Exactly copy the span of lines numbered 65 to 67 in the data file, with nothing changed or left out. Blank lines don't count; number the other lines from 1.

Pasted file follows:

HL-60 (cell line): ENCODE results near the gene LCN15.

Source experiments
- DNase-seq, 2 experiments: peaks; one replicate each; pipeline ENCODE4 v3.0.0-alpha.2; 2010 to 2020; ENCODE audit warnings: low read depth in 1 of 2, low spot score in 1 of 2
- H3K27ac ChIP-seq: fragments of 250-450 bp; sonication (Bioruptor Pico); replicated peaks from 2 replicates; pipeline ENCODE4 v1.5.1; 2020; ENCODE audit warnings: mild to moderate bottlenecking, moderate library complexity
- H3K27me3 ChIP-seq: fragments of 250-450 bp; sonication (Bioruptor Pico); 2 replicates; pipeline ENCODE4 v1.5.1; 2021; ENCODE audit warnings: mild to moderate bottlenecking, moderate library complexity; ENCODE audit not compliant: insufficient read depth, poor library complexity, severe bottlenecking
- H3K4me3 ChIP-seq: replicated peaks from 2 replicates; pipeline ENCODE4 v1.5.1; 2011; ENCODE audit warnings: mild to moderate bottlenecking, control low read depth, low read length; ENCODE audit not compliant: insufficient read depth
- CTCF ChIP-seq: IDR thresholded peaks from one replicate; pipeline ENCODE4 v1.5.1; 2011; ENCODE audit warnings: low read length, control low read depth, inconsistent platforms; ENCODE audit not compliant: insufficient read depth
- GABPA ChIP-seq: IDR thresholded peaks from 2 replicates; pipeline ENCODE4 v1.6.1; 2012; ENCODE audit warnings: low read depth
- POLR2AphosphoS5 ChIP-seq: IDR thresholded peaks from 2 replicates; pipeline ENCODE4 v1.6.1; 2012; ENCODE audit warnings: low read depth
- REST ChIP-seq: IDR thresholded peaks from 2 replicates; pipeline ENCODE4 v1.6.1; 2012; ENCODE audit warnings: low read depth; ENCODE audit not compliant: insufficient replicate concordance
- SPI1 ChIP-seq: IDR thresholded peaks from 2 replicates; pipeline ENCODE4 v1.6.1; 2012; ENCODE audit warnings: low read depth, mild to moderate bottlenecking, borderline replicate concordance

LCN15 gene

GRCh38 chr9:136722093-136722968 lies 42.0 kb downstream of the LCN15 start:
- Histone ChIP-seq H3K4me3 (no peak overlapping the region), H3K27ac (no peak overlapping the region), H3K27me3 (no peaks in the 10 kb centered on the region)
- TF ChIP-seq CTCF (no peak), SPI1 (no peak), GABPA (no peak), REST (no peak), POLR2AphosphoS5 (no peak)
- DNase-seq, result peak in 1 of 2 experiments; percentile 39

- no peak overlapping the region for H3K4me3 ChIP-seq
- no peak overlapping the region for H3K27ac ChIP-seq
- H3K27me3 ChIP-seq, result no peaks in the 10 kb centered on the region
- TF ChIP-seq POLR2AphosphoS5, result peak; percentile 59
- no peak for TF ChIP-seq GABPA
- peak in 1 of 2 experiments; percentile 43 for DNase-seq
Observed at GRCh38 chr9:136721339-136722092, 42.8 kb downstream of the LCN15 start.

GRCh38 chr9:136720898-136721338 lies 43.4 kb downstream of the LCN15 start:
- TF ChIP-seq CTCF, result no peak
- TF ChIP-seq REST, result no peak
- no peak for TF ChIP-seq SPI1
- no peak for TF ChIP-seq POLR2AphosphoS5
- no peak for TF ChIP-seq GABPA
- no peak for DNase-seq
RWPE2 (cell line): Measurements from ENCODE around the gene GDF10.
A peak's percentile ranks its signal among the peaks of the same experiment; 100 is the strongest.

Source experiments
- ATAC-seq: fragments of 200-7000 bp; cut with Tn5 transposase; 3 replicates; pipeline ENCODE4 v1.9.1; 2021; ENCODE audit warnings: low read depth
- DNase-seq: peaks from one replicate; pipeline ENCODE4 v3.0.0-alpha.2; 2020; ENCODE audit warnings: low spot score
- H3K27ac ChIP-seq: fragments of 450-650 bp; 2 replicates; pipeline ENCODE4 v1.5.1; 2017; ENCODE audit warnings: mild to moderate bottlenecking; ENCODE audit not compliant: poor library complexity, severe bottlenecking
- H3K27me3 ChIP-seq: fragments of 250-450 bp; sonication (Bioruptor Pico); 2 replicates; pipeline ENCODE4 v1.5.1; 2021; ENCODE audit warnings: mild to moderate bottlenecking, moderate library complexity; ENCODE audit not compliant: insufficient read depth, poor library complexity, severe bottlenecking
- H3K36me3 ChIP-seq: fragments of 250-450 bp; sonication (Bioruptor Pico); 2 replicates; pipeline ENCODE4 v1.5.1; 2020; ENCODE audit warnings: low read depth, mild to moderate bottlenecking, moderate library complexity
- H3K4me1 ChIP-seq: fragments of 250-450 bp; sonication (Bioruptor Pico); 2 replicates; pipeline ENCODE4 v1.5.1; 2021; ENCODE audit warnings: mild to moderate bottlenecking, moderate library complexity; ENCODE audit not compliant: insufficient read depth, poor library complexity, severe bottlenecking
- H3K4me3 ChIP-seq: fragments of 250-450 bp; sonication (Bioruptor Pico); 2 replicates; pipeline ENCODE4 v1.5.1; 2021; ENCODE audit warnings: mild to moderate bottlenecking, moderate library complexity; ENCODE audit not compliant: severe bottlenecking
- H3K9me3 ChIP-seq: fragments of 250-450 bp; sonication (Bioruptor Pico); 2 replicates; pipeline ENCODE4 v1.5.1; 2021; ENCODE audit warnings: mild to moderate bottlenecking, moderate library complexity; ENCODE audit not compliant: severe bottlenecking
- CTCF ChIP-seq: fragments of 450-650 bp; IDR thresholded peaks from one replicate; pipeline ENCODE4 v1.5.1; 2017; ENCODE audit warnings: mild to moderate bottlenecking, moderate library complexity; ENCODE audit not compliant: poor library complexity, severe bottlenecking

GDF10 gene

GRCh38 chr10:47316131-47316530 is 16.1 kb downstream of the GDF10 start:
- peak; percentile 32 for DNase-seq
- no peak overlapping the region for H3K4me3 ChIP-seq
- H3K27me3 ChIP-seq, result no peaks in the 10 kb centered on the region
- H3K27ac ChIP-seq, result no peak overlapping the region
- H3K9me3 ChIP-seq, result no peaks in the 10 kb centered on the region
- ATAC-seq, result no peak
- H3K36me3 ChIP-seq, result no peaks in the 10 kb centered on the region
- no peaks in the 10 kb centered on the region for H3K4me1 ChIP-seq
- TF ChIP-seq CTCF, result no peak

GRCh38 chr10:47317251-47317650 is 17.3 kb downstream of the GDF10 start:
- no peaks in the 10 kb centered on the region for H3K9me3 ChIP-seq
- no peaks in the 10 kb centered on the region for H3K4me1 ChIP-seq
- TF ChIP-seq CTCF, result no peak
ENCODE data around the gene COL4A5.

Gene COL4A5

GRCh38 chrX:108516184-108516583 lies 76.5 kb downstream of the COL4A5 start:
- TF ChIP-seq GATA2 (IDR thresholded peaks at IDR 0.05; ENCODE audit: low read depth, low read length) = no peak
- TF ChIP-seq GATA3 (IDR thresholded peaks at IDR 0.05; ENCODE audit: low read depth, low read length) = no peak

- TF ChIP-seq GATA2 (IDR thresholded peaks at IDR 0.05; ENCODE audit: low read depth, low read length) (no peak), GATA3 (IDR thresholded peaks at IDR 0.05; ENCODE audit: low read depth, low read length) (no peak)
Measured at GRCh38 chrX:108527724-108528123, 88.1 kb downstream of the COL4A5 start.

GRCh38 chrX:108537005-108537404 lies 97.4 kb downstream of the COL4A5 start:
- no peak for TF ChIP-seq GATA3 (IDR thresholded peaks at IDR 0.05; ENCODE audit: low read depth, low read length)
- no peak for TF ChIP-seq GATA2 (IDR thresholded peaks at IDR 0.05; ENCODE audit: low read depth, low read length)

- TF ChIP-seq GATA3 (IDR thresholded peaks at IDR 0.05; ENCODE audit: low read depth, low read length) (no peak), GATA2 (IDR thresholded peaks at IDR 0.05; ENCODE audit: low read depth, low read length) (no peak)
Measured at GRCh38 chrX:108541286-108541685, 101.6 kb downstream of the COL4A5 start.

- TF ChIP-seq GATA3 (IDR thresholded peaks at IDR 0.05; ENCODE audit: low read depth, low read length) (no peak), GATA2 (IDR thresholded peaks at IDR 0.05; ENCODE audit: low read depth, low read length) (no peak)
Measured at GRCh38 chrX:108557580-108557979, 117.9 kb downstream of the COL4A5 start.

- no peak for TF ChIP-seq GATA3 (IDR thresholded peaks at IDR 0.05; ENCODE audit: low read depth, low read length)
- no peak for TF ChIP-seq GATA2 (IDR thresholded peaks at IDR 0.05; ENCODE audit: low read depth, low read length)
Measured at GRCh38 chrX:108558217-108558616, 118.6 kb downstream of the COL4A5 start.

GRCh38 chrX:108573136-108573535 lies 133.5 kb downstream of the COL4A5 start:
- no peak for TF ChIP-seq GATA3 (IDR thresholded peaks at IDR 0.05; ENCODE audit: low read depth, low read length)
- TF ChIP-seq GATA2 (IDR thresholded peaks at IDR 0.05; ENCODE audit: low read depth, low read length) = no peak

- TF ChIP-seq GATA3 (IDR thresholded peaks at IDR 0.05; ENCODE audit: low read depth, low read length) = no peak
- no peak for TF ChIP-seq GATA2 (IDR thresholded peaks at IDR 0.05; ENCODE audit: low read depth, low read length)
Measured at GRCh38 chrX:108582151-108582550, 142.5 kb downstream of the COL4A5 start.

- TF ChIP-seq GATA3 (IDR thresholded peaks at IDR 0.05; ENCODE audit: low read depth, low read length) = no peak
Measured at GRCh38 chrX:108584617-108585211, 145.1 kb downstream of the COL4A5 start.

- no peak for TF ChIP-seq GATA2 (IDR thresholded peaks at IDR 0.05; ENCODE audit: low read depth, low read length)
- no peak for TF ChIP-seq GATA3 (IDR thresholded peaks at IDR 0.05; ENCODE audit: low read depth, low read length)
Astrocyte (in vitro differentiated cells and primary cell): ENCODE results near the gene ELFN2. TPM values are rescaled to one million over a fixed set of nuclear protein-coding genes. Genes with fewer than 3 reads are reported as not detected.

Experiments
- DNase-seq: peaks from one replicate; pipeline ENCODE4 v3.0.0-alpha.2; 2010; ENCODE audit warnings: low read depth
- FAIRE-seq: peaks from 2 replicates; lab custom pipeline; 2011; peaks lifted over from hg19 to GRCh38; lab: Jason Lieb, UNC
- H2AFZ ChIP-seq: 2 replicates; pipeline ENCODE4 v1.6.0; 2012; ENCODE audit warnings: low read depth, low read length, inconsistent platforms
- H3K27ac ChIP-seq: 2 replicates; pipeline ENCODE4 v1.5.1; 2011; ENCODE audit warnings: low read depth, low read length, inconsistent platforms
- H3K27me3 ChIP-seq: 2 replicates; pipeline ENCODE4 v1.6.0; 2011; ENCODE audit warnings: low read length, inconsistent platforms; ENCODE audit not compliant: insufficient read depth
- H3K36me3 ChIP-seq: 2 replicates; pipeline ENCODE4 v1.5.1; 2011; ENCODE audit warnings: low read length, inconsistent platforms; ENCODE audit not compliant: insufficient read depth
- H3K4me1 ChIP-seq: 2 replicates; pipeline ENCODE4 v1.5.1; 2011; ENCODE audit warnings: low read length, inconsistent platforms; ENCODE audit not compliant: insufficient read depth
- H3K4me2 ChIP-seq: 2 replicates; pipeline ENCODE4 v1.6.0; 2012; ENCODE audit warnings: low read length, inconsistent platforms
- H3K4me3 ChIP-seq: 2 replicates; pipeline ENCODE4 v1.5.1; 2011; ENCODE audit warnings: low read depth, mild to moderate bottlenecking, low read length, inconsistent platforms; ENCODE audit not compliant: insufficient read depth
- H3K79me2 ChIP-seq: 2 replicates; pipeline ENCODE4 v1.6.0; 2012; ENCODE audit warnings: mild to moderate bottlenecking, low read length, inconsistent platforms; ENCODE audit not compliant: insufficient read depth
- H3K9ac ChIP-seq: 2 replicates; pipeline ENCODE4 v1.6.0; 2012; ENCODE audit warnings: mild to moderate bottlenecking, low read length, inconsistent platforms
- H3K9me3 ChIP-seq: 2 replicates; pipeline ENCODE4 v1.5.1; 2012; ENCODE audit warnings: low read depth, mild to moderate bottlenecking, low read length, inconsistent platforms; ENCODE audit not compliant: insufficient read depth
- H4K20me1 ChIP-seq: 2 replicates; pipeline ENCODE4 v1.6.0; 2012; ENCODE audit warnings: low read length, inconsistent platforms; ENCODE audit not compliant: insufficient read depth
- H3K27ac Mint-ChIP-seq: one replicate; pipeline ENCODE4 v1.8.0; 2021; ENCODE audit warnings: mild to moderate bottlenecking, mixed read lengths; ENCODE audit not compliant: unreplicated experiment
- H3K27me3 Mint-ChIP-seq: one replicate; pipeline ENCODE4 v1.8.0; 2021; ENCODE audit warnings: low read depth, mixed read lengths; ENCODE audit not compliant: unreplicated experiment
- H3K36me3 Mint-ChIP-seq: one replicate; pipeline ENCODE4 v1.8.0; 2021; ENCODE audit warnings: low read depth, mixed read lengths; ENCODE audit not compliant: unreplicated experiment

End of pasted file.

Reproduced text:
GRCh38 chrX:108537005-108537404 lies 97.4 kb downstream of the COL4A5 start:
- no peak for TF ChIP-seq GATA3 (IDR thresholded peaks at IDR 0.05; ENCODE audit: low read depth, low read length)
- no peak for TF ChIP-seq GATA2 (IDR thresholded peaks at IDR 0.05; ENCODE audit: low read depth, low read length)